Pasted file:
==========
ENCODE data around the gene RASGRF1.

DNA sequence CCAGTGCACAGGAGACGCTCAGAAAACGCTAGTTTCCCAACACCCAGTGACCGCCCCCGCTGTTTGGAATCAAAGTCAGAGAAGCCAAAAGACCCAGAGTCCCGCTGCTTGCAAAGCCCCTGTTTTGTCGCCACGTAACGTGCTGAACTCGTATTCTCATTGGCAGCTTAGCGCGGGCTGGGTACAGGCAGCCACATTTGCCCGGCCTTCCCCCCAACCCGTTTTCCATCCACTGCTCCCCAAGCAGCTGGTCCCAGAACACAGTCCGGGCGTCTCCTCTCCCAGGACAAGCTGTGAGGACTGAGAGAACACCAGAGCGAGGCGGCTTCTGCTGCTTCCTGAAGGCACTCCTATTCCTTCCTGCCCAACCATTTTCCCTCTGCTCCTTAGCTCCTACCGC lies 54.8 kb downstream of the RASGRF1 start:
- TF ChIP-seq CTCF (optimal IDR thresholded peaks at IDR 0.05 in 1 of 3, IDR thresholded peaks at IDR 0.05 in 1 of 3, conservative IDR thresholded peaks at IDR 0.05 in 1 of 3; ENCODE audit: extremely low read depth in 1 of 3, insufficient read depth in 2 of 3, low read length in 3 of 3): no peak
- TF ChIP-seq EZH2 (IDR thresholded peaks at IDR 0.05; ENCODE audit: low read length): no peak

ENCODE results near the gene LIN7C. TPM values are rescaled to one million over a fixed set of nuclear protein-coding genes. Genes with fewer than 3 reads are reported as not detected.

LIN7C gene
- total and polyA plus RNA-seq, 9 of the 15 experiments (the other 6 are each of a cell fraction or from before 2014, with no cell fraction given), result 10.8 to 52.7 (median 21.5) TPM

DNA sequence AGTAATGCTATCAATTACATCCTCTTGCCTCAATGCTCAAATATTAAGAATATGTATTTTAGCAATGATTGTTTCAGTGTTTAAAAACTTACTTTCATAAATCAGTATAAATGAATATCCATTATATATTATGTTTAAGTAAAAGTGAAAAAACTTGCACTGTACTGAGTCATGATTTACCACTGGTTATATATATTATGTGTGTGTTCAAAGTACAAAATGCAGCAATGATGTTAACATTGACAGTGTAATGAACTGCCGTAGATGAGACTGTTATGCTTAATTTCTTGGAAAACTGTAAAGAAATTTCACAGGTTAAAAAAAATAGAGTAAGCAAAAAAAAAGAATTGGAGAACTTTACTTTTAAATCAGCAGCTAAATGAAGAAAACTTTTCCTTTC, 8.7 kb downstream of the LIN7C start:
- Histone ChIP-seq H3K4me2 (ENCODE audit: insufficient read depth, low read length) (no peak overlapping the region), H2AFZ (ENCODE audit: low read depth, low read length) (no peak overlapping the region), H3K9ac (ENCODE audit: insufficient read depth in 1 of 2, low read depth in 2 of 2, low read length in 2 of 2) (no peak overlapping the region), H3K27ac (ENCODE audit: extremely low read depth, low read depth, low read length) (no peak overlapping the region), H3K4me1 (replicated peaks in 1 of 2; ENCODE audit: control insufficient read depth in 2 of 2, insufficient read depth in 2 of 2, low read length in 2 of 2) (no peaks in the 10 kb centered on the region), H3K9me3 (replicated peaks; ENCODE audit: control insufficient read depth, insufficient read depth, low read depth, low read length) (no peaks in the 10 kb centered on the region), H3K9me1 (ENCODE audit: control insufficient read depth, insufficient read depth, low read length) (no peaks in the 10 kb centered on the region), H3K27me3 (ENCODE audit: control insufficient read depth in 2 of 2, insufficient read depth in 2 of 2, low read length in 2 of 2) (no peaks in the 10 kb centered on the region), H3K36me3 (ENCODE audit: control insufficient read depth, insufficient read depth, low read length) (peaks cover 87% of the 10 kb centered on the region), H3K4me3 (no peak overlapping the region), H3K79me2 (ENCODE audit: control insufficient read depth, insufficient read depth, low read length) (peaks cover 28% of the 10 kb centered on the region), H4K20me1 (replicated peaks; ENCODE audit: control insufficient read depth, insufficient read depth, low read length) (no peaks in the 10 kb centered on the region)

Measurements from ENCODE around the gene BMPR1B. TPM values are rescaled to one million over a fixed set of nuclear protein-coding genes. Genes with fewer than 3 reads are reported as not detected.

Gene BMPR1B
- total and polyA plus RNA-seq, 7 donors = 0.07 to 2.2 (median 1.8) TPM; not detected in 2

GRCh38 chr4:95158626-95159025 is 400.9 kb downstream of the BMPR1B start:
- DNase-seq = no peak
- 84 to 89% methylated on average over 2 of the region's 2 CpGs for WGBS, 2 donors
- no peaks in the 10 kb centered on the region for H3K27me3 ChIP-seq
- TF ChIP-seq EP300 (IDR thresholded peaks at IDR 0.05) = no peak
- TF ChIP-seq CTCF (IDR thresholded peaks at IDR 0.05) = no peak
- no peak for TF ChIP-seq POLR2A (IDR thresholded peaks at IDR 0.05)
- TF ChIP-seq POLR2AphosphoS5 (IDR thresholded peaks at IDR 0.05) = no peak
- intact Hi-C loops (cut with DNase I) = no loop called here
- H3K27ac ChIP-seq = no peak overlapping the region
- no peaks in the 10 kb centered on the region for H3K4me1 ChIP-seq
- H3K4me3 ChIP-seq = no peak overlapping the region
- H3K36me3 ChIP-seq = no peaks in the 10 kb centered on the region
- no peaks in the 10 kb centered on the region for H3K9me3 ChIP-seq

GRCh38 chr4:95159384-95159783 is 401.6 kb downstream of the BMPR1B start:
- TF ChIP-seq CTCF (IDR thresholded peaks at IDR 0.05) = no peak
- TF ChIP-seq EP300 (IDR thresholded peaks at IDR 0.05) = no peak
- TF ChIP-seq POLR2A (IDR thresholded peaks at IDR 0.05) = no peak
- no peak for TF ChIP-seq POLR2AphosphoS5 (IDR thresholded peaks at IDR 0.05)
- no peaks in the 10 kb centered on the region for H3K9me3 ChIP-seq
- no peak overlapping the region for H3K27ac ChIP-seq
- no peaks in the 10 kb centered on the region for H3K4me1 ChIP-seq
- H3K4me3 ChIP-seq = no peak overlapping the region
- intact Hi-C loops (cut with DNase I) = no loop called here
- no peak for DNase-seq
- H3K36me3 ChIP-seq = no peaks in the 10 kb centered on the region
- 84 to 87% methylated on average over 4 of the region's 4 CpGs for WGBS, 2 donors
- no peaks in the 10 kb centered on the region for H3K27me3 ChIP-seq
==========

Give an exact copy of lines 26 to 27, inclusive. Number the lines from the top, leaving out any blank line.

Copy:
- no peaks in the 10 kb centered on the region for H3K9me3 ChIP-seq

GRCh38 chr4:95159384-95159783 is 401.6 kb downstream of the BMPR1B start: